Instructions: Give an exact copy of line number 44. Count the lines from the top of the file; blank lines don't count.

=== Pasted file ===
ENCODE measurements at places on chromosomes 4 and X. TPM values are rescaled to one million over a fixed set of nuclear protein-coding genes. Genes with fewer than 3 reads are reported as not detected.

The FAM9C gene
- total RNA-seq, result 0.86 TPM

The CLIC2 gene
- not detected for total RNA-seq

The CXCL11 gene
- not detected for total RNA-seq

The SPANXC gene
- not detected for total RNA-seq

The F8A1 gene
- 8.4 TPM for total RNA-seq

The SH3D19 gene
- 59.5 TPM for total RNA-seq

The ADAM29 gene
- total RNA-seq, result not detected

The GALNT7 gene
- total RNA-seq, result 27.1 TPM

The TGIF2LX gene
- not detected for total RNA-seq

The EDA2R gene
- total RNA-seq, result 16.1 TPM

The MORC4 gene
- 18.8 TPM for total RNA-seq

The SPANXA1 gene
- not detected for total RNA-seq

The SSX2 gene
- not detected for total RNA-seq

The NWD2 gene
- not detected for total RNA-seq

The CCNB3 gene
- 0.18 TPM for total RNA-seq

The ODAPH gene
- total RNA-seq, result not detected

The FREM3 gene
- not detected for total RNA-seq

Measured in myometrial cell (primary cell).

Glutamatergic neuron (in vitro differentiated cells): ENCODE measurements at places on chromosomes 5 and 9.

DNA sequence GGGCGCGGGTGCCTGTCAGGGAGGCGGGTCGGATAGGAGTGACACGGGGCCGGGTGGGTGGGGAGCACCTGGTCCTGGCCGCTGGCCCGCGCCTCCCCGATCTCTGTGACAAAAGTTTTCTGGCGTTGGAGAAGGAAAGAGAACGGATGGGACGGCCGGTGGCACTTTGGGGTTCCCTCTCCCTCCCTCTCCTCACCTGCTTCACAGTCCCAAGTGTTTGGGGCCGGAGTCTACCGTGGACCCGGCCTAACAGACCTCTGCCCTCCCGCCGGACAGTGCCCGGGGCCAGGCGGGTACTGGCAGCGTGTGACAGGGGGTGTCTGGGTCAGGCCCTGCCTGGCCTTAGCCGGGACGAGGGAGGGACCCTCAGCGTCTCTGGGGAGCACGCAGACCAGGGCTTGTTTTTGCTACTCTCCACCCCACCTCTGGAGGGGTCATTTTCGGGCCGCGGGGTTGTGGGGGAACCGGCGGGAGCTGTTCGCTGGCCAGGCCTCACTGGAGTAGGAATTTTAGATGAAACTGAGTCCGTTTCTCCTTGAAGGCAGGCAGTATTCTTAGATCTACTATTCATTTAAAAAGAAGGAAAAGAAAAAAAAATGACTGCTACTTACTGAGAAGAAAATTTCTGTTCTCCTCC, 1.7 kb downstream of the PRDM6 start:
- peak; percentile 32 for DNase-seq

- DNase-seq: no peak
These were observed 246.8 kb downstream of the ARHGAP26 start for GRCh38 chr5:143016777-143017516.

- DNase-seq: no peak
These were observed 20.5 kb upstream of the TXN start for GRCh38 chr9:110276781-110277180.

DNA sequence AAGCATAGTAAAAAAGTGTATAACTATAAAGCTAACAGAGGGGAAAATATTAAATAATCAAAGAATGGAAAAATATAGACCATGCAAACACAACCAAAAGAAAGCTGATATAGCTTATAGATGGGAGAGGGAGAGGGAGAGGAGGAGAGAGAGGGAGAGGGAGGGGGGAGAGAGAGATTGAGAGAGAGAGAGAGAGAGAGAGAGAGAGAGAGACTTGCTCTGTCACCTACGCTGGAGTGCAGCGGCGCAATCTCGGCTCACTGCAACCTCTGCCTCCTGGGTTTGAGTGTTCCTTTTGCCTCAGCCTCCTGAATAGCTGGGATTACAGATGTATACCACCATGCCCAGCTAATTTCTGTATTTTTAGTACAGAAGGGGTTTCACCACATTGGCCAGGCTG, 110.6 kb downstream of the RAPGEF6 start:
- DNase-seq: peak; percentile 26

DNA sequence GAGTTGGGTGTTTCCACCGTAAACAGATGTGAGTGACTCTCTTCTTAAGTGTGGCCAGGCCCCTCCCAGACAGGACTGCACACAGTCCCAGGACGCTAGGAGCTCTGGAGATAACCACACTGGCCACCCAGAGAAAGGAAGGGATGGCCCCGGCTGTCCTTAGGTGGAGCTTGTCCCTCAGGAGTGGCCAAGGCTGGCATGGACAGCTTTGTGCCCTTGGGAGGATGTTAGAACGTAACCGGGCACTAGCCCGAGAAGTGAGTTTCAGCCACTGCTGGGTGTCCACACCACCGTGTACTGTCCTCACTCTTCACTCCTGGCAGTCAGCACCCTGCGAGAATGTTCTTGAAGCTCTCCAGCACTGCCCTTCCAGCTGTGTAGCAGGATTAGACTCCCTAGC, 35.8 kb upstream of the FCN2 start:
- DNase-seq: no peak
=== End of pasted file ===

DNA sequence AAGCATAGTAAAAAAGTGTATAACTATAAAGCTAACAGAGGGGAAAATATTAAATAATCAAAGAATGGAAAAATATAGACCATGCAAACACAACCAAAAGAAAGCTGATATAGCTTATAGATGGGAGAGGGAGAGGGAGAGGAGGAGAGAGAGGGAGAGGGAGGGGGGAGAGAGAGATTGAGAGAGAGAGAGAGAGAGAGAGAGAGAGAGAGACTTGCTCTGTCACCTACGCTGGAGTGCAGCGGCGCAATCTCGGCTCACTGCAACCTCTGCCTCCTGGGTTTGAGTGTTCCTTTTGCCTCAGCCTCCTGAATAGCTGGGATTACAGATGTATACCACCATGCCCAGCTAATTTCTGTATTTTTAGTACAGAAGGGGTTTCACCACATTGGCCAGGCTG, 110.6 kb downstream of the RAPGEF6 start: